There is a range of memories I associate Selena with, even though she was actually only alive for four years of my life. I don’t really remember her murder being on TV because I was so young, but I remember realizing that she was gone, that there was no more Selena. Shortly after her death, I remember being on my aunt’s porch with my friend, listening to Selena on a small portable radio. She told me that Selena had died and I didn’t believe her. I was in first grade when they made the Selena movie starring Jennifer Lopez, which became one of my favorite movies ever.

When I was in second grade, I was really ambitious and wanted to be in my school’s talent show, singing a Selena song of course. I decided to sing my favorite song at the time, “Dreaming of You.” When I say sing, I mean just sing loudly in tune over Selena’s recorded voice. I told my parents I wanted to look like Selena and recreate the last scene of the Selena biopic.  My mom bought some white material and sequins, and our seamstress neighbor made me a CUSTOM dress that looked like the one JLo wore. I was a dark, chubby Mexican little girl with glasses and you bet I sang my heart out and won 3rd place. To this day my siblings still bring it up (and make fun of me). I wish I had a picture to show you but these memories are stuck on a VHS tape.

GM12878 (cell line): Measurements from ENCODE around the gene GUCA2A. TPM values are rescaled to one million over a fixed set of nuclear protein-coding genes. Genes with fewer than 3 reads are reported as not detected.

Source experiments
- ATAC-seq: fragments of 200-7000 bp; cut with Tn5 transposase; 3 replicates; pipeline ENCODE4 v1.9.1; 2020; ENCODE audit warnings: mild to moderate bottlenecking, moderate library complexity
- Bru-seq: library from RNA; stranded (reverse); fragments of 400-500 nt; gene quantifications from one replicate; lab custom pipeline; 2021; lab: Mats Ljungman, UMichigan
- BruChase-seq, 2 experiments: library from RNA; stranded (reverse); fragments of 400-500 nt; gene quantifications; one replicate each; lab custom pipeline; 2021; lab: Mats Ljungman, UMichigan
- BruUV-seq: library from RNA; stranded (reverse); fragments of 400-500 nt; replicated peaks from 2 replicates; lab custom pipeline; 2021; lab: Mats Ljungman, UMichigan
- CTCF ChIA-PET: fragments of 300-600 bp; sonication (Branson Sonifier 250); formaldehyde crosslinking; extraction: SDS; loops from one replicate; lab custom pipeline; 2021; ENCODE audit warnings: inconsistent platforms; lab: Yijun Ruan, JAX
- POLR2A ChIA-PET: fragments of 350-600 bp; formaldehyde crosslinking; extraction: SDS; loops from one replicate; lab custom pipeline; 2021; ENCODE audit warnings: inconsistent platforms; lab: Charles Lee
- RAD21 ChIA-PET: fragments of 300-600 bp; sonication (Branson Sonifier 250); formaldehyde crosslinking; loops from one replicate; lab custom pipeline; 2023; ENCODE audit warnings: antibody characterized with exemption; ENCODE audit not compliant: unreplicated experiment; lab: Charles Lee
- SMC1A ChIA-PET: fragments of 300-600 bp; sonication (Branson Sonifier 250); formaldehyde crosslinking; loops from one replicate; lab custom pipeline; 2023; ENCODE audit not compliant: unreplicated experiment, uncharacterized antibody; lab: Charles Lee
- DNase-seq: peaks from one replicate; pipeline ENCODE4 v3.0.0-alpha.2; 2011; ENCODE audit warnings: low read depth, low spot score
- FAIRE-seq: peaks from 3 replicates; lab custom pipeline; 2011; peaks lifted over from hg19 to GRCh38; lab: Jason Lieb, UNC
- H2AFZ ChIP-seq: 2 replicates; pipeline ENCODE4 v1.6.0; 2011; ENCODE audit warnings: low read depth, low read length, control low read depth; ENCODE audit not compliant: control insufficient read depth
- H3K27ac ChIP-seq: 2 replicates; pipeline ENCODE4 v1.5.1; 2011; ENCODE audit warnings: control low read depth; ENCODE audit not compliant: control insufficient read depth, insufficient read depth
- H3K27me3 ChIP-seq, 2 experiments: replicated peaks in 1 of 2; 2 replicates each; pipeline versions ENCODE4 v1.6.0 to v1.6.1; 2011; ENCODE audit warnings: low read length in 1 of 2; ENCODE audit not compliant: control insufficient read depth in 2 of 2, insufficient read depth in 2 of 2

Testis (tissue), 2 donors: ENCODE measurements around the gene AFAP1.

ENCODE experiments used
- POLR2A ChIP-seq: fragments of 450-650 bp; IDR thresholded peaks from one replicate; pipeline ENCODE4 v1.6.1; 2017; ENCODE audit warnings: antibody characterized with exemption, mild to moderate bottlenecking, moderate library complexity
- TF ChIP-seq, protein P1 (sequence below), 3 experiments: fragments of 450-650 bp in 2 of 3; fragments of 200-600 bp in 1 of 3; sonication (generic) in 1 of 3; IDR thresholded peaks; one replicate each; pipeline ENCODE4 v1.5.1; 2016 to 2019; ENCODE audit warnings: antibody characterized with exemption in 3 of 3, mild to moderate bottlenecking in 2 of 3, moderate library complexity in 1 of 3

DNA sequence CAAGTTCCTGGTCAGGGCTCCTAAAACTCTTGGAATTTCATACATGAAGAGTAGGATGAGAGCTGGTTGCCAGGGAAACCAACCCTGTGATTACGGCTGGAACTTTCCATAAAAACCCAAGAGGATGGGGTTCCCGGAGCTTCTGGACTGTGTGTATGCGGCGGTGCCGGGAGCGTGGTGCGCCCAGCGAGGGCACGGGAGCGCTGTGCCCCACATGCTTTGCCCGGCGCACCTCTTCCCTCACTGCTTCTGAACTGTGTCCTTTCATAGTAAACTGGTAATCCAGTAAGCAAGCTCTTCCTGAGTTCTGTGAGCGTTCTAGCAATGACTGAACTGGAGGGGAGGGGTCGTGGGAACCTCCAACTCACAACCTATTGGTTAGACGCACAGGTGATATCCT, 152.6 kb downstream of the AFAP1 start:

via http://www.lipstiq.com/

I wore a mini-replica of this dress for my school’s talent show.
via

My quinceañera was traditional and complete with a poufy dress and court of honor. There were two special choreographed dances I did with my court (aka my friends) — one was a waltz and the other was a crazy, upbeat remix, during which I had a solo, break-out dance move to Selena’s “Baile Esta Cumbia”. It was amazing, because it was all me having the time of my life.

This past summer, I went to a fundraising event for allgo, Texas’ queer people of color organization, called Queer Qumbia. Let me tell you friends, it was a beautiful experience to sing and dance with fellow queers to the anthems of my culture, like Selena’s “Baile Esta Cumbia.” I can dance to that song anywhere, anytime (especially when I’m cleaning my bathroom) but the dance floor was electric that night because all my identities were being acknowledged. After going to countless quinceañeras, bodas, family parties, etc. and only seeing straight couples bailando to their favorite cumbias and not being able to do the same, it was a magical feeling dancing with the girl I love to the songs of my childhood in a space where we were welcomed.

Today, Selena is immortalized through her music and the impact she made in this world during her short life. She brought communities together, made people happy and broke down barriers for women in Tejano music.

Look at that smile.